KEIGO YOSHIDA, Nikkei staff writer
TOKYO — Mitsui O.S.K. Lines, the Japanese shipping group involved in a major oil spill off Mauritius, has decided to provide further aid for the cleanup effort and may establish its own relief fund.
Mitsui O.S.K. will also join with a private-sector company to dispatch investigators to assess the scale of damage to nearby coral reefs.
These initiatives expand an effort by Mitsui O.S.K, which chartered the stricken ship, to help restore the reefs, the crown jewel of Mauritius’ tourism-based economy. The shipping industry was already under fire before the disaster from critics that accuse it of contributing to global pollution.
The company is apparently considering direct assistance to the Indian Ocean island nation’s tourism and other industries as well.
The Mitsui O.S.K-chartered bulk carrier Wakashio ran aground on a reef July 25 and has spilled more than 1,000 tons of fuel oil since Aug. 6. The ship was en route to Brazil after unloading cargo at a port in China’s Jiangsu Province.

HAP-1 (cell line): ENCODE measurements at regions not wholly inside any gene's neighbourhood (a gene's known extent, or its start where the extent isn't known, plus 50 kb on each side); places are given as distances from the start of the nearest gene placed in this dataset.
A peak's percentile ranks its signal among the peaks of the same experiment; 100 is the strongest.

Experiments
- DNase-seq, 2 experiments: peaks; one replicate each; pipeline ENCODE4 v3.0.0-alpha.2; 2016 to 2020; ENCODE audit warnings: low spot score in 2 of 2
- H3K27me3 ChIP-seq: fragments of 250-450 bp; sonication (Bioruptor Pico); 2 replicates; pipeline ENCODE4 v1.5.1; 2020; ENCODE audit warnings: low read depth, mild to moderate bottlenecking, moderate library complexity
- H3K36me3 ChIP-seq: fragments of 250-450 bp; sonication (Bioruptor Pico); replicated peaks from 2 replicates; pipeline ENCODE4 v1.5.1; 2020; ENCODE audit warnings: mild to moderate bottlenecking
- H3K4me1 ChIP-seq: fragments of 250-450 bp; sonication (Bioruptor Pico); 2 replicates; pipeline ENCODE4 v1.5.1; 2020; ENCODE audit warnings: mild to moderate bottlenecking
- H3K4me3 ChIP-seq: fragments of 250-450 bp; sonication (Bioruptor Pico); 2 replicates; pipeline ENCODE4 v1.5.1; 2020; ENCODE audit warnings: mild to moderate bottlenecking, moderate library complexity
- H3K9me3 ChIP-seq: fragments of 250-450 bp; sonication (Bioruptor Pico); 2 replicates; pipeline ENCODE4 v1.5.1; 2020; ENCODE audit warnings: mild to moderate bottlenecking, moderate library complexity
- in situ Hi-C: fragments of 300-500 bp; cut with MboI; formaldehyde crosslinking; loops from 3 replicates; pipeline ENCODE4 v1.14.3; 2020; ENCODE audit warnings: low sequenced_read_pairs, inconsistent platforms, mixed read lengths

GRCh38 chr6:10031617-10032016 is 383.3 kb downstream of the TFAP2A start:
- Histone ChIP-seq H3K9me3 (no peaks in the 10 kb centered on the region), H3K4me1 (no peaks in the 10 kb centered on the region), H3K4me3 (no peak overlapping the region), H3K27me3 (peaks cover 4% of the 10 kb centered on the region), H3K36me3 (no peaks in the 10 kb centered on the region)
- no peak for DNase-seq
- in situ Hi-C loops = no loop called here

Oil has reached Mauritius’ mangrove forests and elsewhere along the coastline. Cleanup work is underway.
Under the Convention on Limitation of Liability for Maritime Claims, responsibility for the accident falls on the vessel owner. Nagashiki Shipping, headquartered in Japan’s Okayama Prefecture, is expected to pay damages.
If a liability case is brought under the convention in a Mauritius court, the compensation would likely face a cap of about 2 billion yen ($18.8 million). That amount would not be enough to help Mauritius recover from the spill, observers say.